Thirty Seconds to Mars are an American rock band founded in 1998 in Los Angeles by brothers Jared and Shannon Leto as a family project, but later expanded to a full studio and touring unit.Their first self-titled release in 2002, influenced by bands such as Tool, was a moderate success, somewhat tempered by the band trying to gain respect on their own merits as opposed to coasting on Jared Leto's success as an actor (in fact, early on, the band wouldn't play shows that heavily promoted it based on Jared's acting career) and touring with bands that didn't exactly fit the music they played.The band finally hit the mainstream with their second release, "A Beautiful Lie" in 2005. The album not only started their habit of reinventing their sound with each new release, it also started the trend of presenting some very high effort concept videos to go with the singles, especially the ridiculously successful "The Kill". note As of "The Kill", most Mars videos are directed by Jared under the alias of Bartholomew Cubbins (and Angakok Panipaq for the "A Beautiful Lie" video). Other people have directed Mars videos (most commonly Paul Fedor), but the band maintains creative input.And then in 2008, their label sued them for $30 million dollars. Virgin Records claimed that Mars failed to deliver 3 albums in a certain span of time under contract. Mars decided to defend themselves, leading to the main conflict that lead to their eventual third release "This is War" and Artifact, a full length documentary and critique of the music industry as a whole. They toured in support in support of This is War following its release in late 2009...with 309 shows in 2 years. This eventually lead them to gain the Guinness World Record for "Longest Concert Tour by a Rock Band". They weren't even doing it intentionally. That being said, their live shows have gained a reputation for being energetic. And if that wasn't enough, in 2013, they promoted the announcement of their new album, Love, Lust, Faith and Dreams by sending the first single "Up in the Air" to the International Space Station.Their fanbase, the Echelon, are known for their devotedness, creative endeavors, and support for charitable causes including Habitat for Humanity. They even have their own convention!Thirty Seconds to Mars has also played a role in launching VyRT, a high quality social streaming service that hosts PPV events, including their 300th show touring for This is War (Mars300), two preview events for Love, Lust, Faith and Dreams (The Mars Lab and The Mars Lab 2), a commemorative event for the 10th anniversary of their self titled album's debut (MARSX), the highly demanded Cooking with Tomo, their 2013 show at the Hollywood Bowl, and after a reallylong time, the release of their documentary Artifact. Mars will be going on a co-headlining US tour with Linkin Park, bringing along AFI for the ride, with the Hollywood Bowl date streamed on VyRT.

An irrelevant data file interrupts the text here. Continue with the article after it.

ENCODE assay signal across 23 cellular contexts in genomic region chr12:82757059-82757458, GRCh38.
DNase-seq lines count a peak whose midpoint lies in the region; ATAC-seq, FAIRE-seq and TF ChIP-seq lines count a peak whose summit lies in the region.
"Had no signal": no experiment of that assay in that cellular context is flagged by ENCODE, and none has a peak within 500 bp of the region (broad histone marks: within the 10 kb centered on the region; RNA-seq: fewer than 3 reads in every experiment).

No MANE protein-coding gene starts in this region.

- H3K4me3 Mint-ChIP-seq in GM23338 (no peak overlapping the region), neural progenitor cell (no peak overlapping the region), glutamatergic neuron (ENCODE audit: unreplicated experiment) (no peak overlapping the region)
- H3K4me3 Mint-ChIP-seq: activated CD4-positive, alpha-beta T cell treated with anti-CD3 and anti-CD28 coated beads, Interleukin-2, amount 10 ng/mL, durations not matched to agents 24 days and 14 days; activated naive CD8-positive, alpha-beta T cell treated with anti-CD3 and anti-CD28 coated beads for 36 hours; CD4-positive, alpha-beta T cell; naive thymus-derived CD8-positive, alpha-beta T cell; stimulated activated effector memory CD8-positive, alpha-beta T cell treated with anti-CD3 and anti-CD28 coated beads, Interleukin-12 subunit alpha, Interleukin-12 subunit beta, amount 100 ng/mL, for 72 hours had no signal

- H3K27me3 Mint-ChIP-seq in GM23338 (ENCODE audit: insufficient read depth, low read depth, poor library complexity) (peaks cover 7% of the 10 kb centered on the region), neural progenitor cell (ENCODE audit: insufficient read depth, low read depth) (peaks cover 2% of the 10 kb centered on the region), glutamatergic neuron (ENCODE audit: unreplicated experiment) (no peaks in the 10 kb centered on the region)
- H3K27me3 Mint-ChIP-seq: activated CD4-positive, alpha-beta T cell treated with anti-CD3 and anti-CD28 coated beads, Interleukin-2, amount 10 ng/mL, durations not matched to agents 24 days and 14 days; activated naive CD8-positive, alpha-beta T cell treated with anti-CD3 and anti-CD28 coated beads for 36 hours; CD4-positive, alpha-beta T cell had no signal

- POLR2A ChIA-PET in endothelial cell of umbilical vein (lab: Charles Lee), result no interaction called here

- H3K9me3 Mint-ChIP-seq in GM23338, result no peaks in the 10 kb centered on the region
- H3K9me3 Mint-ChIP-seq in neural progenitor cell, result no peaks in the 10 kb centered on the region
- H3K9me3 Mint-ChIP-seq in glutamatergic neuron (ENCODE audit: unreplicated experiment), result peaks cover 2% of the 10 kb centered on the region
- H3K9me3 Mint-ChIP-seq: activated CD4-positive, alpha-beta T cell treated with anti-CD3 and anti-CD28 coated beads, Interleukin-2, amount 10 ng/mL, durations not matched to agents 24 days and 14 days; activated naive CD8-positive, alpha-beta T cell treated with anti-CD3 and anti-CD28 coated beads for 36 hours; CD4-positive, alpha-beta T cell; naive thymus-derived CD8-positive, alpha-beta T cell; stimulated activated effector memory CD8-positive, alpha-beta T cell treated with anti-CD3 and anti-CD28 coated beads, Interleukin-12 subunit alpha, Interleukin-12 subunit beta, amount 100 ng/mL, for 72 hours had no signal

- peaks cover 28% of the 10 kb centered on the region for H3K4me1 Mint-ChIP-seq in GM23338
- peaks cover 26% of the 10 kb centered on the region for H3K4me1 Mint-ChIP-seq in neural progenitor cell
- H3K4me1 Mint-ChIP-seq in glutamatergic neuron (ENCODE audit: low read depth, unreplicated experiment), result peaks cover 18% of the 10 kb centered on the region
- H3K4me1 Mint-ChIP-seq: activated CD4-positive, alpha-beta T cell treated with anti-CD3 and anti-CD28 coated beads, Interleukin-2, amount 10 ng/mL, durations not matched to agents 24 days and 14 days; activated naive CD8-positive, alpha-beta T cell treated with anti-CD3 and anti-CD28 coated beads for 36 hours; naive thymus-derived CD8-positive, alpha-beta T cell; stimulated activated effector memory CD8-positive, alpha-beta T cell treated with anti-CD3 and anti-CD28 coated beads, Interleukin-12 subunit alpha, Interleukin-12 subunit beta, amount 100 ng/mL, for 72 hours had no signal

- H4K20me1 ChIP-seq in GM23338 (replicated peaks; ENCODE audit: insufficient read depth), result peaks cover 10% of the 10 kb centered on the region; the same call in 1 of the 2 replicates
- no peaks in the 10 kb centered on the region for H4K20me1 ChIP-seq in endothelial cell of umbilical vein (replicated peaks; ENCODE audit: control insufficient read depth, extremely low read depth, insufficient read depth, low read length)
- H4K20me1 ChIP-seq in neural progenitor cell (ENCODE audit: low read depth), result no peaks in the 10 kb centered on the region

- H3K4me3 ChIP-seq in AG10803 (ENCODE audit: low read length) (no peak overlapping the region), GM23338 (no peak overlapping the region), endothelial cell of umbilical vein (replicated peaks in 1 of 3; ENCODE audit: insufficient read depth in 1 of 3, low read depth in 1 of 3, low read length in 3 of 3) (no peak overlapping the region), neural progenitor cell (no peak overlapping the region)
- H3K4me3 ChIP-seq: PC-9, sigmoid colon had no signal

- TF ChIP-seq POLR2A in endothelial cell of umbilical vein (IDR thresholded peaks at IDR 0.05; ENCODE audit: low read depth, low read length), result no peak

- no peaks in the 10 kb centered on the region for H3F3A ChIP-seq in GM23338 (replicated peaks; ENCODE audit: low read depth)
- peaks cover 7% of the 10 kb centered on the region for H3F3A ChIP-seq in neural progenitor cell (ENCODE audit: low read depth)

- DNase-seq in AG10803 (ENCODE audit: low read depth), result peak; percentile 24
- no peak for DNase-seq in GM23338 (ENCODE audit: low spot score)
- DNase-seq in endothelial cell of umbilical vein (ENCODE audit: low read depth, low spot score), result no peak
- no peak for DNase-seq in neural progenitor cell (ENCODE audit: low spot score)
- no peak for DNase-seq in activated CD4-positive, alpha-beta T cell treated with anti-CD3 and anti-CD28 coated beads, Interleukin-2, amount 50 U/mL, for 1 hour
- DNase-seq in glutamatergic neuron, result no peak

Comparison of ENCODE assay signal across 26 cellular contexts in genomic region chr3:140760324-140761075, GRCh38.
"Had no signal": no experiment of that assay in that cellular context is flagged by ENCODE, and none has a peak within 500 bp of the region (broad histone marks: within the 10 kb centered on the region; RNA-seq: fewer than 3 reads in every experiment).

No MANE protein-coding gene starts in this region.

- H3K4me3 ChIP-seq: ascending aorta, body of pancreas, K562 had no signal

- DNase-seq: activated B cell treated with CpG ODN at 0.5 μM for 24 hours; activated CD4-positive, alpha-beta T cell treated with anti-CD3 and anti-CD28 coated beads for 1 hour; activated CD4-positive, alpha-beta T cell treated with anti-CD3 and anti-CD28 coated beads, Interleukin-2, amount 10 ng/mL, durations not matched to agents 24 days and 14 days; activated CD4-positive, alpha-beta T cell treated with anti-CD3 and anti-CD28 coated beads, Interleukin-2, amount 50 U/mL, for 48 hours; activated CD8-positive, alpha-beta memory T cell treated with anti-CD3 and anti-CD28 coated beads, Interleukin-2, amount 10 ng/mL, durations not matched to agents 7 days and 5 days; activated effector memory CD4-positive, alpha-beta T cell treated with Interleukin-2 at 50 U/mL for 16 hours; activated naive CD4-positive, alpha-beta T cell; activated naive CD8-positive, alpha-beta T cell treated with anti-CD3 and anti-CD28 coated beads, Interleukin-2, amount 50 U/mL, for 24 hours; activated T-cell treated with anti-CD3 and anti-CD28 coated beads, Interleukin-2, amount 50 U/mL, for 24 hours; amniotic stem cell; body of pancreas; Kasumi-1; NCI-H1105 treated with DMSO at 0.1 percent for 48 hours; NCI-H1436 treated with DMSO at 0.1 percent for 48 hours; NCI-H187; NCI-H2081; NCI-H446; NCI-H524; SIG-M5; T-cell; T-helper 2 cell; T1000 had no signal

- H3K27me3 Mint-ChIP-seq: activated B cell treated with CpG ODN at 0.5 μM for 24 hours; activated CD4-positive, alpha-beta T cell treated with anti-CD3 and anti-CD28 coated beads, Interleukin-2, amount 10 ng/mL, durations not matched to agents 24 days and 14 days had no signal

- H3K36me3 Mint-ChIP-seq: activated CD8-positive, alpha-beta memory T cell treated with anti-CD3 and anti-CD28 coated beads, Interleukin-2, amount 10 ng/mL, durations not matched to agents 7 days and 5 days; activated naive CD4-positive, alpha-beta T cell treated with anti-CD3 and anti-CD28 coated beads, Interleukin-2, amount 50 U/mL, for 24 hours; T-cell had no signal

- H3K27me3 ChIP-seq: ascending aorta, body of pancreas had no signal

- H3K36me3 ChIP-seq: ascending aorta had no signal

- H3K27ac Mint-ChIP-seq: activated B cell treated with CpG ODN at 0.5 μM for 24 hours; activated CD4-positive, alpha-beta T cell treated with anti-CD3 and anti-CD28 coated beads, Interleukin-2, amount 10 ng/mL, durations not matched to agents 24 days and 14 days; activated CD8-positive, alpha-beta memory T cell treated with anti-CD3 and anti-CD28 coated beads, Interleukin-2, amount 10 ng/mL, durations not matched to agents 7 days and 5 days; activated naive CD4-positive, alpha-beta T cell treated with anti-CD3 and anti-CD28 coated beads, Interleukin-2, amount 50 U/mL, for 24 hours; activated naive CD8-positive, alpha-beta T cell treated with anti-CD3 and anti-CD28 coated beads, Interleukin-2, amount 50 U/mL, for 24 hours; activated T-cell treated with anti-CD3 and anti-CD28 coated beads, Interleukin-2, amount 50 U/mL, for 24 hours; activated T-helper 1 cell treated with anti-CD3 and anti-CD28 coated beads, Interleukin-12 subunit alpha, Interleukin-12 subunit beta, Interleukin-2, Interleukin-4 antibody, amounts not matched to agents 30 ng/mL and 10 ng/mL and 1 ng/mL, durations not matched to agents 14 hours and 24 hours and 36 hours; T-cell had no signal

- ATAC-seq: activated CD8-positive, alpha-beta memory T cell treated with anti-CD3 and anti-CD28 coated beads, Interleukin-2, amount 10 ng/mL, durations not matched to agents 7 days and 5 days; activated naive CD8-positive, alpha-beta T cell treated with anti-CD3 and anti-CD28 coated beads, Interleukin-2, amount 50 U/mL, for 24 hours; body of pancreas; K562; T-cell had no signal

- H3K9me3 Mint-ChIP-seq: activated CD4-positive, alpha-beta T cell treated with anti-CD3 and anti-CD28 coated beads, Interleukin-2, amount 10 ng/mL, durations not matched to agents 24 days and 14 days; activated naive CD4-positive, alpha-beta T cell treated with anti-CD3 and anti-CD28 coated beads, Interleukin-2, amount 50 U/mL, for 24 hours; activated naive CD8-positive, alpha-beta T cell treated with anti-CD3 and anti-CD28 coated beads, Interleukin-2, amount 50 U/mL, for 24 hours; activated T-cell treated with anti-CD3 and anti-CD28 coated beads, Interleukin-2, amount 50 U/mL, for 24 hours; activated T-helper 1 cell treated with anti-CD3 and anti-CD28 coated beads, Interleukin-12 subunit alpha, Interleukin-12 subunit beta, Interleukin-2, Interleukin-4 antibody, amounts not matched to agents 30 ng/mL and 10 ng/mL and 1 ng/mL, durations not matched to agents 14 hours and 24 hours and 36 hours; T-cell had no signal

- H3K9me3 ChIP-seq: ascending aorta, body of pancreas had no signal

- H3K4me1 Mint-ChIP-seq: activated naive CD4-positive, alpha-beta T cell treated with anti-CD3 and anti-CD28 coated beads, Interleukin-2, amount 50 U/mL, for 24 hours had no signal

"Hey Matt, how much time do we have to add tropes?"
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Song and Music Video tropes
Audience Participation Song: Jared frequently encourages singalongs during live shows and the fans are eager to participate (ESPECIALLY for "The Kill"). This extends to This is War, where fans were able to collaborate with the band in person and online to form a choir for the songs on the album, known as "The Summit". Another (smaller and less promoted) Summit was done for Love Lust Faith + Dreams, though the original plans involved greater fan involvement, including an app.
Bowdlerise: Up in the Air has a lyric-swapped version with "fucked up our life" replaced with "This is my life". Interestingly enough, all instances of "I'll wrap my hands around your neck" in that version were replaced with "I'll wrap my hands around your heart", which is arguably just as bad if not worse than your garden variety neck strangulation.
Cult: "Yes, this is a cult" is a common catchphrase, taken by the band and the Echelon. Whether or not it actually is a cult is debatable.
Freeze-Frame Bonus: The "Attack" video, by way of superimposed writing and scribblings. Probably the only music video in recorded history to use this to give a Shout-Out to their fanbase and equate their lead singer to Satan within the same timespan.
Hell Hotel: The video for "The Kill" is a direct homage to The Shining, specifically, Kubrick's film version. In the video, the band members wander the corridors of an otherwise deserted hotel, encountering various ghostly inhabitants before respectively coming face-to-face with their tuxedoed dopplegangers.
See also the City of Angels music video, though it's mostly fair in representing both the good and bad aspects of people's personal experiences there.
Malevolent Masked Men: All over the place in the Hurricane video. All of the band members go up against some: Tomo knocks his out in one punch, Jared takes his out after being chased after him by the entire video and Shannon is forced to fight three at one time.
They show up again in slightly less malevolent form in the Up in the Air video.
As mentioned before, the AVA shoutout in the "This is War" video.
Two song examples from LOVE LUST FAITH + DREAMS: "Bright Lights" was originally titled "Bright Lights Big City" and "Do or Die" references the title of "Under the Banner of Heaven" (although the context of the song is completely unrelated to the book itself)
Although, the Hurricane video also includes the track "Escape" and parts of "Night of the Hunter," so it's not all talky.